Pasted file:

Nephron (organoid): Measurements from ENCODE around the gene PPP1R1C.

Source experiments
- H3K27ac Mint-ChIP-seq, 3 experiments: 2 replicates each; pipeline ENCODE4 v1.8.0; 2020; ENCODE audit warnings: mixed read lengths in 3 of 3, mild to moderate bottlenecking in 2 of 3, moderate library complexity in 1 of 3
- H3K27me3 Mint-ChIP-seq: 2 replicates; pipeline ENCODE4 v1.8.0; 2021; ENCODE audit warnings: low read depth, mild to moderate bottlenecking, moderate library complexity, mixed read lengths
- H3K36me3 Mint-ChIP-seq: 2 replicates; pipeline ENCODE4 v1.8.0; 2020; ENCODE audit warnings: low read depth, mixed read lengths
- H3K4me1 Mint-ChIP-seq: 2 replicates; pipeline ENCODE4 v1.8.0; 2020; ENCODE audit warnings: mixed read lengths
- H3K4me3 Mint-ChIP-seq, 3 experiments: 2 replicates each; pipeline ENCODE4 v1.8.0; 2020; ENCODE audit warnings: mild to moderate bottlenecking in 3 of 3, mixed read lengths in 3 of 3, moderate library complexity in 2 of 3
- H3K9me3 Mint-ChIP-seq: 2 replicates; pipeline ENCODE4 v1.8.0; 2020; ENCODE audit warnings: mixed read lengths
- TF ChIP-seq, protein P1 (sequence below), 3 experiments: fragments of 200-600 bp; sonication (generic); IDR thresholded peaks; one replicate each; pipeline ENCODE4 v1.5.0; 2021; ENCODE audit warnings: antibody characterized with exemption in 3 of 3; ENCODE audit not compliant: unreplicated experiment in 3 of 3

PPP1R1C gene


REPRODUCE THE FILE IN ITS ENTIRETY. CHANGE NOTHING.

Nephron (organoid): Measurements from ENCODE around the gene PPP1R1C.

Source experiments
- H3K27ac Mint-ChIP-seq, 3 experiments: 2 replicates each; pipeline ENCODE4 v1.8.0; 2020; ENCODE audit warnings: mixed read lengths in 3 of 3, mild to moderate bottlenecking in 2 of 3, moderate library complexity in 1 of 3
- H3K27me3 Mint-ChIP-seq: 2 replicates; pipeline ENCODE4 v1.8.0; 2021; ENCODE audit warnings: low read depth, mild to moderate bottlenecking, moderate library complexity, mixed read lengths
- H3K36me3 Mint-ChIP-seq: 2 replicates; pipeline ENCODE4 v1.8.0; 2020; ENCODE audit warnings: low read depth, mixed read lengths
- H3K4me1 Mint-ChIP-seq: 2 replicates; pipeline ENCODE4 v1.8.0; 2020; ENCODE audit warnings: mixed read lengths
- H3K4me3 Mint-ChIP-seq, 3 experiments: 2 replicates each; pipeline ENCODE4 v1.8.0; 2020; ENCODE audit warnings: mild to moderate bottlenecking in 3 of 3, mixed read lengths in 3 of 3, moderate library complexity in 2 of 3
- H3K9me3 Mint-ChIP-seq: 2 replicates; pipeline ENCODE4 v1.8.0; 2020; ENCODE audit warnings: mixed read lengths
- TF ChIP-seq, protein P1 (sequence below), 3 experiments: fragments of 200-600 bp; sonication (generic); IDR thresholded peaks; one replicate each; pipeline ENCODE4 v1.5.0; 2021; ENCODE audit warnings: antibody characterized with exemption in 3 of 3; ENCODE audit not compliant: unreplicated experiment in 3 of 3

PPP1R1C gene